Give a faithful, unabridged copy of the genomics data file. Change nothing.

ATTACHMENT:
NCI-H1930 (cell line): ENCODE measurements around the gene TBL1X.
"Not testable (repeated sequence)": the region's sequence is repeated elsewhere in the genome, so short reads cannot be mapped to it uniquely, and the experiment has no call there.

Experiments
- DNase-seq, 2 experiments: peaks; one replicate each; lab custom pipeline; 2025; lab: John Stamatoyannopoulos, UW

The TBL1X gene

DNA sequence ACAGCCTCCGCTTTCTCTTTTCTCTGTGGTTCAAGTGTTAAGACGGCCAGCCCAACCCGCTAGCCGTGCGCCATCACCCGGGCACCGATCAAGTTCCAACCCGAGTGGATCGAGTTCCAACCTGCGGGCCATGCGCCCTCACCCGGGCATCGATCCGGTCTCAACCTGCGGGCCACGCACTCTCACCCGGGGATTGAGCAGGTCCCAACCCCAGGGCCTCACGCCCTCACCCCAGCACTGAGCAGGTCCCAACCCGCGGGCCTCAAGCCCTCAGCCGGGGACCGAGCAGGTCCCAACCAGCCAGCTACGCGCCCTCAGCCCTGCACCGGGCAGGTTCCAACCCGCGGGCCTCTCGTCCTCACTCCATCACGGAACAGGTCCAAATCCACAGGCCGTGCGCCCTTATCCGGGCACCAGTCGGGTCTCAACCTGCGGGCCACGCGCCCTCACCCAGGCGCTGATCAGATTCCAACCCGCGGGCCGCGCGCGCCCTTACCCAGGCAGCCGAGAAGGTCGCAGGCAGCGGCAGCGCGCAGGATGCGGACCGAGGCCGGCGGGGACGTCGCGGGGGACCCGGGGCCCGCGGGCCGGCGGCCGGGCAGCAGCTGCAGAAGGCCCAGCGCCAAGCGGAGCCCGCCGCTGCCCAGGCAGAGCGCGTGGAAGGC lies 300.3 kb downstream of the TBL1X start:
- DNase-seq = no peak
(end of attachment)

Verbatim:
NCI-H1930 (cell line): ENCODE measurements around the gene TBL1X.
"Not testable (repeated sequence)": the region's sequence is repeated elsewhere in the genome, so short reads cannot be mapped to it uniquely, and the experiment has no call there.

Experiments
- DNase-seq, 2 experiments: peaks; one replicate each; lab custom pipeline; 2025; lab: John Stamatoyannopoulos, UW

The TBL1X gene

DNA sequence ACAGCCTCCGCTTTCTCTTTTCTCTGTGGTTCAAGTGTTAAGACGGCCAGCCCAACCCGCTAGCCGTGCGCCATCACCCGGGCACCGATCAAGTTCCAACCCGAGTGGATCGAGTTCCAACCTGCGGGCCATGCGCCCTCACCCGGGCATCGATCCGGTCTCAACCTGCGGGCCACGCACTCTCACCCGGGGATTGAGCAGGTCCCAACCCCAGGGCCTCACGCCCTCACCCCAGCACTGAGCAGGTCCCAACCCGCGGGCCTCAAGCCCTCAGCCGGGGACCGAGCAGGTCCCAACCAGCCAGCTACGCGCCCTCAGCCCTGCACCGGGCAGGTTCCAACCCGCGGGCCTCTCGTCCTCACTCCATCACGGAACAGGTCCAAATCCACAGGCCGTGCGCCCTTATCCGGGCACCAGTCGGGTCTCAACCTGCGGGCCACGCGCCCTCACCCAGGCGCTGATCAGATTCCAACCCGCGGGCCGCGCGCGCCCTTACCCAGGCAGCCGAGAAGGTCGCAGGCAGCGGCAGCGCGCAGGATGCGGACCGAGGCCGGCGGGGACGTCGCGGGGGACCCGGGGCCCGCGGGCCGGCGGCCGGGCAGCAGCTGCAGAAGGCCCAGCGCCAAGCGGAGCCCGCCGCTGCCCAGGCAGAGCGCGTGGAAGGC lies 300.3 kb downstream of the TBL1X start:
- DNase-seq = no peak